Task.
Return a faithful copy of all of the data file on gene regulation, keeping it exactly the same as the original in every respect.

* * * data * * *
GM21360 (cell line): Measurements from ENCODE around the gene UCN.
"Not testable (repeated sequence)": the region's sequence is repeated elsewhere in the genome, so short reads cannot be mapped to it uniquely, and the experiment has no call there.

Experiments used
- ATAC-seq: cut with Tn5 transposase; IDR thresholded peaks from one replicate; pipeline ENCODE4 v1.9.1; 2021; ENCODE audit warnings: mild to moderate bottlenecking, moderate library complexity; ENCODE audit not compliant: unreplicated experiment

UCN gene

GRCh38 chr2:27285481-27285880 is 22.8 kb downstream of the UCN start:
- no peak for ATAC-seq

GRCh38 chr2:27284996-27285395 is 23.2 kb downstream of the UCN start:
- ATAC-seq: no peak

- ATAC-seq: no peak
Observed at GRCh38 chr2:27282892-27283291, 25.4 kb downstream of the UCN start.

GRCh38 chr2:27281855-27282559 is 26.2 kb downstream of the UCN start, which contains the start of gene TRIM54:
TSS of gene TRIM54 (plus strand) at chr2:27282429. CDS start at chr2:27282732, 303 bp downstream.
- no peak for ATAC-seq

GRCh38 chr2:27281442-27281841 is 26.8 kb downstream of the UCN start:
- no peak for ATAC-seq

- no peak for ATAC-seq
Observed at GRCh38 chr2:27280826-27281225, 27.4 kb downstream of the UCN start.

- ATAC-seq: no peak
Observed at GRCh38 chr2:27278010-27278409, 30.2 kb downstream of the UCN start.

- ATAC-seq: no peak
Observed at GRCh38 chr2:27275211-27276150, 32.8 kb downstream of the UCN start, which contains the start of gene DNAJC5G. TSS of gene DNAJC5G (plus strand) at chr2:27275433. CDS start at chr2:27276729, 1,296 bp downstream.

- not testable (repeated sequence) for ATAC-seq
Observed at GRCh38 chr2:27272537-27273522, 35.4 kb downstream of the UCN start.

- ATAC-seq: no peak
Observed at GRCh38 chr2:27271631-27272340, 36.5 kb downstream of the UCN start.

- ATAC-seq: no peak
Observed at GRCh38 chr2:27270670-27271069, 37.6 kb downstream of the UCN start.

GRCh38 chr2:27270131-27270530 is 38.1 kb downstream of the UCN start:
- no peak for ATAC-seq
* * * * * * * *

GM21360 (cell line): Measurements from ENCODE around the gene UCN.
"Not testable (repeated sequence)": the region's sequence is repeated elsewhere in the genome, so short reads cannot be mapped to it uniquely, and the experiment has no call there.

Experiments used
- ATAC-seq: cut with Tn5 transposase; IDR thresholded peaks from one replicate; pipeline ENCODE4 v1.9.1; 2021; ENCODE audit warnings: mild to moderate bottlenecking, moderate library complexity; ENCODE audit not compliant: unreplicated experiment

UCN gene

GRCh38 chr2:27285481-27285880 is 22.8 kb downstream of the UCN start:
- no peak for ATAC-seq

GRCh38 chr2:27284996-27285395 is 23.2 kb downstream of the UCN start:
- ATAC-seq: no peak

- ATAC-seq: no peak
Observed at GRCh38 chr2:27282892-27283291, 25.4 kb downstream of the UCN start.

GRCh38 chr2:27281855-27282559 is 26.2 kb downstream of the UCN start, which contains the start of gene TRIM54:
TSS of gene TRIM54 (plus strand) at chr2:27282429. CDS start at chr2:27282732, 303 bp downstream.
- no peak for ATAC-seq

GRCh38 chr2:27281442-27281841 is 26.8 kb downstream of the UCN start:
- no peak for ATAC-seq

- no peak for ATAC-seq
Observed at GRCh38 chr2:27280826-27281225, 27.4 kb downstream of the UCN start.

- ATAC-seq: no peak
Observed at GRCh38 chr2:27278010-27278409, 30.2 kb downstream of the UCN start.

- ATAC-seq: no peak
Observed at GRCh38 chr2:27275211-27276150, 32.8 kb downstream of the UCN start, which contains the start of gene DNAJC5G. TSS of gene DNAJC5G (plus strand) at chr2:27275433. CDS start at chr2:27276729, 1,296 bp downstream.

- not testable (repeated sequence) for ATAC-seq
Observed at GRCh38 chr2:27272537-27273522, 35.4 kb downstream of the UCN start.

- ATAC-seq: no peak
Observed at GRCh38 chr2:27271631-27272340, 36.5 kb downstream of the UCN start.

- ATAC-seq: no peak
Observed at GRCh38 chr2:27270670-27271069, 37.6 kb downstream of the UCN start.

GRCh38 chr2:27270131-27270530 is 38.1 kb downstream of the UCN start:
- no peak for ATAC-seq